When people ask you about the Greek crisis, tell them the private sector, not the public sector, bore the brunt of the savage cuts to wages, pensions and jobs. The Greek public sector continues to thrive and that is the biggest problem plaguing Greece, the gross and dangerous imbalance between its public and private sector.
Over 70% of the few jobs remaining in Greece are now directly or indirectly tied to the public sector. There are close to 1 million public sector employees in Greece, just as many as there are in Canada except the population of Greece is less than one third that of Canada.
So when new Keynesians like Krugman and Stiglitz, both of whom I respect a lot as excellent economists, tell you that austerity is always bad, I say "rubbish" because in the case of Greece, it's not austerity but rather the lack of proper structural reforms as well as the asinine way they implemented austerity which is the root cause of why this crisis still lingers.
Every Greek with a modicum of intelligence knows what Greece needs, but far too many Greeks are still buying the propaganda of Tsipras, Varoufakis, and others in the Syriza party which think the country can continue on this path of destruction indefinitely.
It can't, at one point, the music will stop, and Greeks will feel the pain of these dumb policies which just kick the can down the road. A friend of mine who worked on a major project in Greece and who is much more cynical than I am, shared this with me:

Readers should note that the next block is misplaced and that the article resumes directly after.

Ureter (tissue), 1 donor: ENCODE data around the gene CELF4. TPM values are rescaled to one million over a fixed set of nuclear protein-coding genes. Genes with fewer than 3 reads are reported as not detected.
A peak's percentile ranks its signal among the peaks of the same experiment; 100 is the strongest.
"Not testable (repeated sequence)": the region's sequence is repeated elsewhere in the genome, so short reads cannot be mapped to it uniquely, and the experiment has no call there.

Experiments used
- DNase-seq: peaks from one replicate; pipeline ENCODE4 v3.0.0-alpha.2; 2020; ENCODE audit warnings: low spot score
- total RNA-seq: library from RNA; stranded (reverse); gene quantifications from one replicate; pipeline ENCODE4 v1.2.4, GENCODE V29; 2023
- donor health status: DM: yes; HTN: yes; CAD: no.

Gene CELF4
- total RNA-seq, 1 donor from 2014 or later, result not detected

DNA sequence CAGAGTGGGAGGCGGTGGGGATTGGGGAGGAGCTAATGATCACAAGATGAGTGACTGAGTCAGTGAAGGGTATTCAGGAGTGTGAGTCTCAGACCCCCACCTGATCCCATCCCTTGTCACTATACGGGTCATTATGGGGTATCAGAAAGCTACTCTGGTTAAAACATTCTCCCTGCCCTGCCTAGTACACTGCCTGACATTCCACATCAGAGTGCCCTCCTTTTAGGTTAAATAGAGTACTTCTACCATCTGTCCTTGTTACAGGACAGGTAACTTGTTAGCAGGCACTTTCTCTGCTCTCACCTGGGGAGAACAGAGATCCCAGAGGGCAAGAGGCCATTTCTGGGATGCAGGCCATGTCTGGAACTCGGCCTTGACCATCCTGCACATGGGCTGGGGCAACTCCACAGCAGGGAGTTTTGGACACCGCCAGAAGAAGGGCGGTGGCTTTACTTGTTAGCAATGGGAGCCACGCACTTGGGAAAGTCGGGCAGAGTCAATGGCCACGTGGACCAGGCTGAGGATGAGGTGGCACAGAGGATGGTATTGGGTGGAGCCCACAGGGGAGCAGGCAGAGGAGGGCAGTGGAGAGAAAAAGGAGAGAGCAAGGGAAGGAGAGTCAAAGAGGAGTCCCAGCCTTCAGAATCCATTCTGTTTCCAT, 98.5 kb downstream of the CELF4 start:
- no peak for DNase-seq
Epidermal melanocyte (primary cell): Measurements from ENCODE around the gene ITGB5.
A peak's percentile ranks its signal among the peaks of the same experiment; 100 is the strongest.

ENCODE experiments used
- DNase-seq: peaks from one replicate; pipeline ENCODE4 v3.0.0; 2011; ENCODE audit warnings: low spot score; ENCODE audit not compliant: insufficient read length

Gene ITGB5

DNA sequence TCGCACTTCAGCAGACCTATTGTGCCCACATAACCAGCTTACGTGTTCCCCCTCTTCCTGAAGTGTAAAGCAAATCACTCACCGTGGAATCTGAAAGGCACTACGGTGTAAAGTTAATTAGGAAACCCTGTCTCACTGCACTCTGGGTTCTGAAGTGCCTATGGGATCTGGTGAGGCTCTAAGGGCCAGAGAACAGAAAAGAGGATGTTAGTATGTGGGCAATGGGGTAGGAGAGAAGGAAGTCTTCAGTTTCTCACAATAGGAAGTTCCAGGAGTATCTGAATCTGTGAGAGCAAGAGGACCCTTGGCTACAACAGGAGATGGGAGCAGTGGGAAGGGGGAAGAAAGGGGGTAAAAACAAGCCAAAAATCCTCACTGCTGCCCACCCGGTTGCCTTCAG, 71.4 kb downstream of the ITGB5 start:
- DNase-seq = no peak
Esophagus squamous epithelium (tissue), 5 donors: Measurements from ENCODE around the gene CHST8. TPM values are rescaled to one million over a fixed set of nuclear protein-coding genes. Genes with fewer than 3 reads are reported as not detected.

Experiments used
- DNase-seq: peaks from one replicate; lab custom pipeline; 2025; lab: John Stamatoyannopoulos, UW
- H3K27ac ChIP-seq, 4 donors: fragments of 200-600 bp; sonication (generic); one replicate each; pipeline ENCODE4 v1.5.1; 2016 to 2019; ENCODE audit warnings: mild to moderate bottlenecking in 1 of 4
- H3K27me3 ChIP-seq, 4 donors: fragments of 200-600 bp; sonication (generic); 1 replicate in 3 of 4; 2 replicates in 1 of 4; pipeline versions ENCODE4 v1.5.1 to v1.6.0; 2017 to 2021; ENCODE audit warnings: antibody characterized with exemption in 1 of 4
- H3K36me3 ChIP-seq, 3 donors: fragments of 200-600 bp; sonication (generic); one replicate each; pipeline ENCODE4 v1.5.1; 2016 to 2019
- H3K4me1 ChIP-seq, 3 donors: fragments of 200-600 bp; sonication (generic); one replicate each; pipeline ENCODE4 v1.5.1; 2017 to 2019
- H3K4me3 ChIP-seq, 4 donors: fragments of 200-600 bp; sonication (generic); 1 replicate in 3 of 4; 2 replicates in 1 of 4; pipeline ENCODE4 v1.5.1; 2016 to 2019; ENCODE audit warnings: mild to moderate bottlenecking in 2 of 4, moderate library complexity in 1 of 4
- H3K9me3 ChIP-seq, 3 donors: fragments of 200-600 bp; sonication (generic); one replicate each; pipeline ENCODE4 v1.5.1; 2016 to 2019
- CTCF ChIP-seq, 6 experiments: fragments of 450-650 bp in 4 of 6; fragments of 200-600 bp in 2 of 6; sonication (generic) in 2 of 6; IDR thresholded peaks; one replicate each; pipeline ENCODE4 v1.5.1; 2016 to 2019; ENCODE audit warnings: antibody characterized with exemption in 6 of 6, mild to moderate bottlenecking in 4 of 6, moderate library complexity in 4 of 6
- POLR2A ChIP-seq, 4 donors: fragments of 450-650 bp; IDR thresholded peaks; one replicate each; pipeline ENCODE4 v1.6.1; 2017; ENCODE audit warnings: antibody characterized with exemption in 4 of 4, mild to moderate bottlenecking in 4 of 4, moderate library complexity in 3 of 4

The need to reform will not go away after the return to the drachma. Unlike Venezuela, Greece has no natural resources in sufficient abundance to sell to foreigners and generate the hard currency needed to purchase basic goods for their population. Therefore, Greece will end up in the same position as Venezuela but much more quickly. Just a few scenarios in my mind: significant immediate rise in unemployment, rampant inflation, shortage of basic goods/foods, load shedding by DEH, no fast ferries to the islands, no Aegean or Olympic Air, foreign debit and credit cards will no longer work in Greece. Unfortunately, the average Greek has no idea what is coming.
Listening to Greek television every night, this is my worst fear too, the average Greek is still either living in denial or completely delusional of what will follow if Tsipras and his cronies are allowed to run the economy to the ground.